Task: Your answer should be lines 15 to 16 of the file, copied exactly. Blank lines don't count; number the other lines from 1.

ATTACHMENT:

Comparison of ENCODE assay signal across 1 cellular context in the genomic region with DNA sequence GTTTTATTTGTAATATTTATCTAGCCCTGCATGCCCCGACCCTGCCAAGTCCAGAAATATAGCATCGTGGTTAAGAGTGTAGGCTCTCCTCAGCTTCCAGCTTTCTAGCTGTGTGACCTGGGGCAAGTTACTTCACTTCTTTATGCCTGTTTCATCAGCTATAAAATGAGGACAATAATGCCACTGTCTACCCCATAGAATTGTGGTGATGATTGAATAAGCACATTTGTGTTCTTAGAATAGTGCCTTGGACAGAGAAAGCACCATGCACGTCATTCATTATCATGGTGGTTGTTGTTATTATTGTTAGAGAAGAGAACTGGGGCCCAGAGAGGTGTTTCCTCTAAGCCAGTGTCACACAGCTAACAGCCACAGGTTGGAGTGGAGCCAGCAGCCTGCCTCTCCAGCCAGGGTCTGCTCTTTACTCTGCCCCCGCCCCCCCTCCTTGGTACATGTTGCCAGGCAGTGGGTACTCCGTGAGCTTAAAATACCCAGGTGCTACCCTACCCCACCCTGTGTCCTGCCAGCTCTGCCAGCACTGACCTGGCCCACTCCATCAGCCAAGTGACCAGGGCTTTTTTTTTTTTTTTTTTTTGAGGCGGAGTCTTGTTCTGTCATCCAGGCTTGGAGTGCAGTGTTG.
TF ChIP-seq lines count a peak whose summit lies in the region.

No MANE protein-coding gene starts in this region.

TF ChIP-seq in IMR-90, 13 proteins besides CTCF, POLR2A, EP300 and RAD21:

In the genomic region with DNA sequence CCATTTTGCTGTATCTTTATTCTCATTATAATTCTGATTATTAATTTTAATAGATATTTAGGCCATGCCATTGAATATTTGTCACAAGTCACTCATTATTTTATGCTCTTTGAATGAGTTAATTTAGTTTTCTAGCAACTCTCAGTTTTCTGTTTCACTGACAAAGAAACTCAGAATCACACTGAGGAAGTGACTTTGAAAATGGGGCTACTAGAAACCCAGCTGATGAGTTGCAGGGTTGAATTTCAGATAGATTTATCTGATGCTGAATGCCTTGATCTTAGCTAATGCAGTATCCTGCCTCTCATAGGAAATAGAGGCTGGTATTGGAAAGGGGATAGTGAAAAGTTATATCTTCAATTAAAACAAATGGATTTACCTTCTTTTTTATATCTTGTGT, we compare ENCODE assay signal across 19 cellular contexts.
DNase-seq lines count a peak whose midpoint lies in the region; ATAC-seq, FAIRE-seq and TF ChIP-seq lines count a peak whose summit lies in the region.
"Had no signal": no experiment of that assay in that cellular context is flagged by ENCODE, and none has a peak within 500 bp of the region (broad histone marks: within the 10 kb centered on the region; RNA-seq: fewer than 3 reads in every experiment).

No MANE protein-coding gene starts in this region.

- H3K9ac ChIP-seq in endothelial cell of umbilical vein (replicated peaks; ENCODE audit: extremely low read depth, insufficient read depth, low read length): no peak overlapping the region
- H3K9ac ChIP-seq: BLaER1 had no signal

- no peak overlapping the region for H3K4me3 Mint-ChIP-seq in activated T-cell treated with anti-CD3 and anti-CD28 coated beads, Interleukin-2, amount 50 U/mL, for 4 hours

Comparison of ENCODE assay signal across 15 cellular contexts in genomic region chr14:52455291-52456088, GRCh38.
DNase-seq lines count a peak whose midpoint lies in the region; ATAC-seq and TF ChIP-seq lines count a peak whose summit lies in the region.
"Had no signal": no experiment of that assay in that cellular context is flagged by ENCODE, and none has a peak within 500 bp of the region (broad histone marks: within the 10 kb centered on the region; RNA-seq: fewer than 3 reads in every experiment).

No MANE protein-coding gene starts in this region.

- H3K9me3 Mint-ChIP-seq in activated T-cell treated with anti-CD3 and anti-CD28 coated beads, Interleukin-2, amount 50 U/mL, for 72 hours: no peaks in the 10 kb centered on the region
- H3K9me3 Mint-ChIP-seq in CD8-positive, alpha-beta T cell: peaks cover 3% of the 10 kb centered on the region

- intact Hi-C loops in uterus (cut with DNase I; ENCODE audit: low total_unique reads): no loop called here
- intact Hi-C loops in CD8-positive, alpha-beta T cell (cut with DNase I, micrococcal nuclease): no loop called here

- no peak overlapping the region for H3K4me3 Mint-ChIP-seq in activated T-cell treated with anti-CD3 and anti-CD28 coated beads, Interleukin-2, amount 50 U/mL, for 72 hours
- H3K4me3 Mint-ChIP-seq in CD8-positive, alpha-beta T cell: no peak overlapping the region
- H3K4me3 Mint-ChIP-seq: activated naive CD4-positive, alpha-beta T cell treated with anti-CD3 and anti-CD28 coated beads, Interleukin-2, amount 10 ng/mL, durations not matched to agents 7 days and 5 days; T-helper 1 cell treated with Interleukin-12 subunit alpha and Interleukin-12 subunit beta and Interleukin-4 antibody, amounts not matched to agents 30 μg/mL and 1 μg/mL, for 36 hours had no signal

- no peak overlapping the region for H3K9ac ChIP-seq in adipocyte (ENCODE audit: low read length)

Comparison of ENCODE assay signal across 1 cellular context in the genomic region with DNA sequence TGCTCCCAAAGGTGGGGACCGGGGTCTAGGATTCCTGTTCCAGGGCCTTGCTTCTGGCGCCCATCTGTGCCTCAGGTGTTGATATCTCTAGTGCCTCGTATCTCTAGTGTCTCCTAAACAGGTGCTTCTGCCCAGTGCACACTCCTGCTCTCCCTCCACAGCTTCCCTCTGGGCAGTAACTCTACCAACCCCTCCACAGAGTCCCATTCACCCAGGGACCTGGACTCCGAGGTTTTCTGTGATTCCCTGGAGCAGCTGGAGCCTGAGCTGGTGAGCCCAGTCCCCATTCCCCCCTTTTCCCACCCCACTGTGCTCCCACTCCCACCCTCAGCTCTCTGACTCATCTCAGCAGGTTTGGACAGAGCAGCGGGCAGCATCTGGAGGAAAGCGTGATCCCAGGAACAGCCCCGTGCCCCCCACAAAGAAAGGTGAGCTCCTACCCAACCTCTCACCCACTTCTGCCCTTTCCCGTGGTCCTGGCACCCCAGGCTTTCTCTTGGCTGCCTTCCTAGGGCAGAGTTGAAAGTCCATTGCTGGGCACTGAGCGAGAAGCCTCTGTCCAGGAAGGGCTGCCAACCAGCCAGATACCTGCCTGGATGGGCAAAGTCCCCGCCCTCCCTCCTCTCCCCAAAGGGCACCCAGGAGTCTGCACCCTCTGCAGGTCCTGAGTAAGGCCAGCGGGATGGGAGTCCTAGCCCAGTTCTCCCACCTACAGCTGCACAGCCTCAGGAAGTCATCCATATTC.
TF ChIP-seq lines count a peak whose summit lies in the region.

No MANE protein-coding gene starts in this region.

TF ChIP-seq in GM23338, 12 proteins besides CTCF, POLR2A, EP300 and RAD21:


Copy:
No MANE protein-coding gene starts in this region.

- H3K9me3 Mint-ChIP-seq in activated T-cell treated with anti-CD3 and anti-CD28 coated beads, Interleukin-2, amount 50 U/mL, for 72 hours: no peaks in the 10 kb centered on the region